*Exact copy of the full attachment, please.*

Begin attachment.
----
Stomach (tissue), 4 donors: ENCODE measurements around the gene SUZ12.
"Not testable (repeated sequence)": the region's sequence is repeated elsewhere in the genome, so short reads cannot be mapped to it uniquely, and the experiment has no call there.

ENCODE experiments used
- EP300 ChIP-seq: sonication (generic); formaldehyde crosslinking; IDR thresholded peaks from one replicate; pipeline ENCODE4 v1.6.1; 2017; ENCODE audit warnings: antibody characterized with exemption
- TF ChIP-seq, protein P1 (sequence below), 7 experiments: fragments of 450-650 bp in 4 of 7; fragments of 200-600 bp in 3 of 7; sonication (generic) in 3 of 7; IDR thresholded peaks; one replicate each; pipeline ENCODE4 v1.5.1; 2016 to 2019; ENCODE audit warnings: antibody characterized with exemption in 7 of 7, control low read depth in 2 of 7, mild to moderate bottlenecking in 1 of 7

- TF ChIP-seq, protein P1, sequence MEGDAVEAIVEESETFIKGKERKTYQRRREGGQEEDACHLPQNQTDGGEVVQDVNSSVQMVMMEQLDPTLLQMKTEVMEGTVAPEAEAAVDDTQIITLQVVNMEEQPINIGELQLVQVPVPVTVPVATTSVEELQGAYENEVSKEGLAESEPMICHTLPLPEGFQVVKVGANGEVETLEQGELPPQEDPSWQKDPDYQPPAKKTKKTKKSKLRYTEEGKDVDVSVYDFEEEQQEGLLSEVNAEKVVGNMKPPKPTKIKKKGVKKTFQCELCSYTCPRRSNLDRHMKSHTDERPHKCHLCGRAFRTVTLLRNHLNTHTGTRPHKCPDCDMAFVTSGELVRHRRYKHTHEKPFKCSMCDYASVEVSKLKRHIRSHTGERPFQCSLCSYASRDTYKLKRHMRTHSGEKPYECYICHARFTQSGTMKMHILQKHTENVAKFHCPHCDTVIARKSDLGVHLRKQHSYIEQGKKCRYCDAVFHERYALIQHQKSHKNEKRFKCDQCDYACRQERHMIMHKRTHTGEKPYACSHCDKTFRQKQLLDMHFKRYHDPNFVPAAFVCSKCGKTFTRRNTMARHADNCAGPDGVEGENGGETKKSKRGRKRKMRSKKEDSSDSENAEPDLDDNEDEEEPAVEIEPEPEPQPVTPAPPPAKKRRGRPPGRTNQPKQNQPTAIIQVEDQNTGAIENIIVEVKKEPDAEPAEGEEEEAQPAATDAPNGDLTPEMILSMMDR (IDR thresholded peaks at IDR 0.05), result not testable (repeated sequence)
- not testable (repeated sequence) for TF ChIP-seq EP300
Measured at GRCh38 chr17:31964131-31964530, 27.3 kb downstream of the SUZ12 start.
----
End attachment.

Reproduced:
Stomach (tissue), 4 donors: ENCODE measurements around the gene SUZ12.
"Not testable (repeated sequence)": the region's sequence is repeated elsewhere in the genome, so short reads cannot be mapped to it uniquely, and the experiment has no call there.

ENCODE experiments used
- EP300 ChIP-seq: sonication (generic); formaldehyde crosslinking; IDR thresholded peaks from one replicate; pipeline ENCODE4 v1.6.1; 2017; ENCODE audit warnings: antibody characterized with exemption
- TF ChIP-seq, protein P1 (sequence below), 7 experiments: fragments of 450-650 bp in 4 of 7; fragments of 200-600 bp in 3 of 7; sonication (generic) in 3 of 7; IDR thresholded peaks; one replicate each; pipeline ENCODE4 v1.5.1; 2016 to 2019; ENCODE audit warnings: antibody characterized with exemption in 7 of 7, control low read depth in 2 of 7, mild to moderate bottlenecking in 1 of 7

- TF ChIP-seq, protein P1, sequence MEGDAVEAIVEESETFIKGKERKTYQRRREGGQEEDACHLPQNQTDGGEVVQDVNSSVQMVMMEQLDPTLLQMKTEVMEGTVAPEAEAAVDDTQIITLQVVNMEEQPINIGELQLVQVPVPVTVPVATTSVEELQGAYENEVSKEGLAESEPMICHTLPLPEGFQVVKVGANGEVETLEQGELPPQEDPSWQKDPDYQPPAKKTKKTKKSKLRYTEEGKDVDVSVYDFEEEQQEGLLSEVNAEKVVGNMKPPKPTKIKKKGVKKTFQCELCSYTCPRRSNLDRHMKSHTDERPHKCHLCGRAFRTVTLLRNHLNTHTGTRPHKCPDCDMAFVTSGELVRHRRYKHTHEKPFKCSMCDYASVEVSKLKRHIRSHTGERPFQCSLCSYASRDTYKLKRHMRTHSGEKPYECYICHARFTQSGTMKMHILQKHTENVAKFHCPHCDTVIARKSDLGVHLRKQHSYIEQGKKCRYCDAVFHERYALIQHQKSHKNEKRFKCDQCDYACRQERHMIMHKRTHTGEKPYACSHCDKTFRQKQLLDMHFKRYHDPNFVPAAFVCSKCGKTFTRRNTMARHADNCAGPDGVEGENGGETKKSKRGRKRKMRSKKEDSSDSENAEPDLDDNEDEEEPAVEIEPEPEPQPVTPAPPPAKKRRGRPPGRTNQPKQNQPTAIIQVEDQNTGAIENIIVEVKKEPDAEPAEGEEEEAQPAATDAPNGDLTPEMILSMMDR (IDR thresholded peaks at IDR 0.05), result not testable (repeated sequence)
- not testable (repeated sequence) for TF ChIP-seq EP300
Measured at GRCh38 chr17:31964131-31964530, 27.3 kb downstream of the SUZ12 start.